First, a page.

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Dog ownership is popular worldwide, with most human-dog dyads forming successful attachment bonds. However, millions of dogs are surrendered to animal shelters annually, possibly due to mismatches between owner expectations and the realities of dog ownership. The aim of the current study was to explore the benefits and challenges people expect from dog ownership and how these expectations vary with previous ownership history. An Australian-wide sample of 3465 prospective adopters completed a self-administered online questionnaire about the physical, mental and psychosocial health benefits and challenges they associated with dog ownership. Among the potential benefits, respondents expected increased walking (89%), happiness (89%) and companionship (61%) and decreased stress (74%) and loneliness (61%). Among the challenges, they expected increased responsibility (64%) and dog training (62%). Ownership history influenced respondents’ expectations, with previous/current dog owners having consistently greater odds of expecting benefits and reduced odds of expecting challenges than non-owners. A possible explanation is that previous/current dog owners’ exhibit bias when considering dog ownership by selectively recalling positive experiences from previous ownership. Our findings support the need for education of prospective dog owners to ensure their expectations align with the reality of ownership, based on current scientific evidence.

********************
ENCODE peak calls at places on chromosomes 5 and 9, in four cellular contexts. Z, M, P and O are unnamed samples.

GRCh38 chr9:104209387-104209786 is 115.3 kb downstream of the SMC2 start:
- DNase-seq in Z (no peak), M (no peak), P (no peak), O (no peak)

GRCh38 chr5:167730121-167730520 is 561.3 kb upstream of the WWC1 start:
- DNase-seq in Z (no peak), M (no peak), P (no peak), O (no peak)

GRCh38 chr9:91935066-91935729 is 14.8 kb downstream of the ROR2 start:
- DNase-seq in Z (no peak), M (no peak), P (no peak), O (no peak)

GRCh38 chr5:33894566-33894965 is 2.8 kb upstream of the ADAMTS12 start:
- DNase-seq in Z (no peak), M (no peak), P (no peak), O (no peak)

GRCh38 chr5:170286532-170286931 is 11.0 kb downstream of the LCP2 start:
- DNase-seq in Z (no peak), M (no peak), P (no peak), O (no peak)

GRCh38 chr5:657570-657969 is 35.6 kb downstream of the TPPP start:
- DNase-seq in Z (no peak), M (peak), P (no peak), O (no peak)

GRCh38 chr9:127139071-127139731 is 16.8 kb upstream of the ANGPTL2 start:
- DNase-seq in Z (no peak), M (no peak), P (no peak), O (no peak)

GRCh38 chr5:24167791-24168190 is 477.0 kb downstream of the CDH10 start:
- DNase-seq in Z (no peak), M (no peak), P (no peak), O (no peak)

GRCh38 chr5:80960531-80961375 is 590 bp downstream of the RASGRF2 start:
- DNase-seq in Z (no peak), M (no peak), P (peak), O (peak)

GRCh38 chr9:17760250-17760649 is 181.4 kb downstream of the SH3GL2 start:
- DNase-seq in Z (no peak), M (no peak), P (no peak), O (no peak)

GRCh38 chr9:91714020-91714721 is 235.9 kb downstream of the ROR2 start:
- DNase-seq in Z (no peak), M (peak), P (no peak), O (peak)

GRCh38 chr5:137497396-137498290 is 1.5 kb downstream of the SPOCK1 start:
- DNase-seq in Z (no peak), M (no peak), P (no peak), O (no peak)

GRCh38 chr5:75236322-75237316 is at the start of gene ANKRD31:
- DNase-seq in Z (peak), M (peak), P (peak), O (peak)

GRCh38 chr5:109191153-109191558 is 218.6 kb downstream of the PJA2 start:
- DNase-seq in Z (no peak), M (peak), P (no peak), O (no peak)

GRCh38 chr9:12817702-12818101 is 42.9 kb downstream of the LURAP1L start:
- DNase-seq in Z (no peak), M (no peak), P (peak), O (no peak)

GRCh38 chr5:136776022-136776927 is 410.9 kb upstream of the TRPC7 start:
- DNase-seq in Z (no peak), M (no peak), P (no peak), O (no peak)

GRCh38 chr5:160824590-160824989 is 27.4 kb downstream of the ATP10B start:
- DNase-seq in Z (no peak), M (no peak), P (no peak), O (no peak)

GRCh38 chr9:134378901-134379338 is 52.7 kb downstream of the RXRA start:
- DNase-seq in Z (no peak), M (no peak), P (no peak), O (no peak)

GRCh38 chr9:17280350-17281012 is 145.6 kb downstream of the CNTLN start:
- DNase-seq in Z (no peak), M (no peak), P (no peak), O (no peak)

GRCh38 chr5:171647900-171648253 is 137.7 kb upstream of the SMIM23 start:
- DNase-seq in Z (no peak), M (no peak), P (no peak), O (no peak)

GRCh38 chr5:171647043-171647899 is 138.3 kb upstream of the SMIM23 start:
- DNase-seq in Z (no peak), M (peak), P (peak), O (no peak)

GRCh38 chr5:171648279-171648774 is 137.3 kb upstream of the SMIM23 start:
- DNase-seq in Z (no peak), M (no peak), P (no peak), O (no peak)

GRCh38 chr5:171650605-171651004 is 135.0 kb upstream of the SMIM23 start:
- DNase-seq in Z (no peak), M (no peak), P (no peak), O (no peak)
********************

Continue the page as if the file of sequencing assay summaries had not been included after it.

Open access article